It made no sense for lots of reasons.
Had the war not come, Japan would have bankrupt itself spending on these massive ships. Japan lacked the industrial capacity to compete with the United States; indeed, even if it had managed to seize and keep wide swaths of East Asia, it could not have matched U.S. industrial production for decades. The United States would have responded to Japanese construction with even larger, more deadly ships, and of course eventually with submarines, aircraft and guided missiles.
In January 1936 Japan announced its intention to withdraw from the London Naval Treaty, accusing both the United States and the United Kingdom of negotiating in bad faith. The Japanese sought formal equality in naval construction limits, something that the Western powers would not give. In the wake of this withdrawal, Japanese battleship architects threw themselves into the design of new vessels. The first class to emerge were the 18.1-inch-gun-carrying Yamatos, the largest battleships ever constructed. However, the Yamatos were by no means the end of Japanese ambitions. The Imperial Japanese Navy (IJN) planned to build another, larger class of super battleships, and had vague plans for even larger ships to succeed that class. War interceded, but had Japan carried out its plans it might have deployed monster battleships nearly as large as supercarriers into the Pacific.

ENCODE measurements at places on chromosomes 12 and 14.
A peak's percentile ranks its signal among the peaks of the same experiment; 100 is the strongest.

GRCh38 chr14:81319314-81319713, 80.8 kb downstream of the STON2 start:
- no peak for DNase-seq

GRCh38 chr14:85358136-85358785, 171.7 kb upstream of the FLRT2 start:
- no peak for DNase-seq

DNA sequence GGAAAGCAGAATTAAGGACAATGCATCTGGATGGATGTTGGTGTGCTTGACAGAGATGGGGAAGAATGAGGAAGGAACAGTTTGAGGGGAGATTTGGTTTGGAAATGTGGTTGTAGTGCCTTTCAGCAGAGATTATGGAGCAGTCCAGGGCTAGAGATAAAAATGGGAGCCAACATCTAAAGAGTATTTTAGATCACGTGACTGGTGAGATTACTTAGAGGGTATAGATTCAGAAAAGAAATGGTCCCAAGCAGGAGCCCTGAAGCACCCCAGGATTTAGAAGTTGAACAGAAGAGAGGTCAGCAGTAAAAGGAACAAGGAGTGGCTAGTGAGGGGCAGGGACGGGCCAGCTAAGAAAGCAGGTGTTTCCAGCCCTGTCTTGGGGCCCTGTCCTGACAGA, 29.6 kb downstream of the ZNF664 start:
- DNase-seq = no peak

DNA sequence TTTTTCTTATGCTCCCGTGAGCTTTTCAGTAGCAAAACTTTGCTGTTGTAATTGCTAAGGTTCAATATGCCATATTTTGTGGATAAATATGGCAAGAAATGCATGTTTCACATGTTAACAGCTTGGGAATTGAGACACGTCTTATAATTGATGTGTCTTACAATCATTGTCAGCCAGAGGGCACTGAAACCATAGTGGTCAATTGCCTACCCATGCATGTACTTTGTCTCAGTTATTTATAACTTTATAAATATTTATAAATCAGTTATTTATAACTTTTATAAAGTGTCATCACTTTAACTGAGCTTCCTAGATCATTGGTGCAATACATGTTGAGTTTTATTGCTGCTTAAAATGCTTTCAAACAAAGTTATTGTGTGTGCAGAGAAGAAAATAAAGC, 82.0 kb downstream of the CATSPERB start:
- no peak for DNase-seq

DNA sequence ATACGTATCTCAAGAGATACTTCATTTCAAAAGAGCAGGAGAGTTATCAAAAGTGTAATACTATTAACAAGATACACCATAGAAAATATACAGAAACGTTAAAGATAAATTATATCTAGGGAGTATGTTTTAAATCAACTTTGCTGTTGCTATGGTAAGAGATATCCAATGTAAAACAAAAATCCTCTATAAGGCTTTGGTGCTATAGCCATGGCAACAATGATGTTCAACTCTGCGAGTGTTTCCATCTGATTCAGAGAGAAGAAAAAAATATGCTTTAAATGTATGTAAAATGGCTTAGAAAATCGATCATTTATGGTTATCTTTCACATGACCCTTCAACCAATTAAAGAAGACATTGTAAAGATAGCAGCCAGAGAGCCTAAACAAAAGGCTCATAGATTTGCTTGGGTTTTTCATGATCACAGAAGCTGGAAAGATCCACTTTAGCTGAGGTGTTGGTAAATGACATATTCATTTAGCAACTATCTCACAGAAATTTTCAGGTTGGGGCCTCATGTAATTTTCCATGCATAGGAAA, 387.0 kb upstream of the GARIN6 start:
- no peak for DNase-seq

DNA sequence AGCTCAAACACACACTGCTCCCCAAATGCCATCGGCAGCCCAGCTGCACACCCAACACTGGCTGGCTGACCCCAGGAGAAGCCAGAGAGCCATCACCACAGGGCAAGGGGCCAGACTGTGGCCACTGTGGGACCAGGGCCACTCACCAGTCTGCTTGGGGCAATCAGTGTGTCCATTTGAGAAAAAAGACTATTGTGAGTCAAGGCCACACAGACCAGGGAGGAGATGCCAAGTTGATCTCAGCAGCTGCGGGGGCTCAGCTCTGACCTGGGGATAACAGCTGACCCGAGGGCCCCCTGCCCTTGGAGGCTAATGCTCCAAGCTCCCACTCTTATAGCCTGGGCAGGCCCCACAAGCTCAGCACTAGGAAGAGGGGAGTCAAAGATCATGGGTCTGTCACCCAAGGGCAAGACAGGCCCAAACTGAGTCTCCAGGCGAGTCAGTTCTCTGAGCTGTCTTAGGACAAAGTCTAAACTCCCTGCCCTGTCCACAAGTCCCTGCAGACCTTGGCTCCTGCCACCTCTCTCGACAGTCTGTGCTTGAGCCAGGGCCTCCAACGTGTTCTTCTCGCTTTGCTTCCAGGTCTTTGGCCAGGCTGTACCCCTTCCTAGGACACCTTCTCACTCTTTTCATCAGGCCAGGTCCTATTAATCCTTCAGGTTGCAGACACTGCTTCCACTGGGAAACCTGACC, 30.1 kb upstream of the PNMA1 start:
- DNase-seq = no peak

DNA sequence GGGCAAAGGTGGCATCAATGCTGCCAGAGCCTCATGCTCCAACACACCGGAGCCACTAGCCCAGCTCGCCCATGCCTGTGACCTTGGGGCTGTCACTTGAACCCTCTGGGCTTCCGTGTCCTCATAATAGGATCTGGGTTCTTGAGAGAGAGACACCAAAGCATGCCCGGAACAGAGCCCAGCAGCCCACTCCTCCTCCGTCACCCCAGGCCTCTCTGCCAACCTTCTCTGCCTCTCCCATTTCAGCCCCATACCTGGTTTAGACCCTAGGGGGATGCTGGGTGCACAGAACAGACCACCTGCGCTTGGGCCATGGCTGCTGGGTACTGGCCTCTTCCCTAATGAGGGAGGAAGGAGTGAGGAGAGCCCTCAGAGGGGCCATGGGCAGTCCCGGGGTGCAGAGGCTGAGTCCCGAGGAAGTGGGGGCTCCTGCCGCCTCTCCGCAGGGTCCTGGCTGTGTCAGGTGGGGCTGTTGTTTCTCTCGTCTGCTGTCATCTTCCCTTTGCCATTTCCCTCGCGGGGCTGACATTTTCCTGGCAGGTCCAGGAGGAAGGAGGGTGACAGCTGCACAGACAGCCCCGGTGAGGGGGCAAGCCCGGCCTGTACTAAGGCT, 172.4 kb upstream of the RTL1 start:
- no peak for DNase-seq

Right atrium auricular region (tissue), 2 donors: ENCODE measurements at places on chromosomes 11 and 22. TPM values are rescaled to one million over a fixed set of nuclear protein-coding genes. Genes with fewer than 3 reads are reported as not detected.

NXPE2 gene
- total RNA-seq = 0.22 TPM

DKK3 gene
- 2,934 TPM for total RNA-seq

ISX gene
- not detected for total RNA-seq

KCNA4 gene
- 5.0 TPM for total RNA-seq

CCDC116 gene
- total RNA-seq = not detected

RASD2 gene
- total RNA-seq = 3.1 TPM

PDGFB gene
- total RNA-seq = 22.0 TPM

The A-150 class would have superseded the Yamatos, building on experience with that class to produce a more formidable, flexible fighting unit. Along with the Yamatos, these ships were expected to provide the IJN with an unbeatable battle line to protect its Pacific possessions, along with newly acquired territories in Southeast Asia and China.
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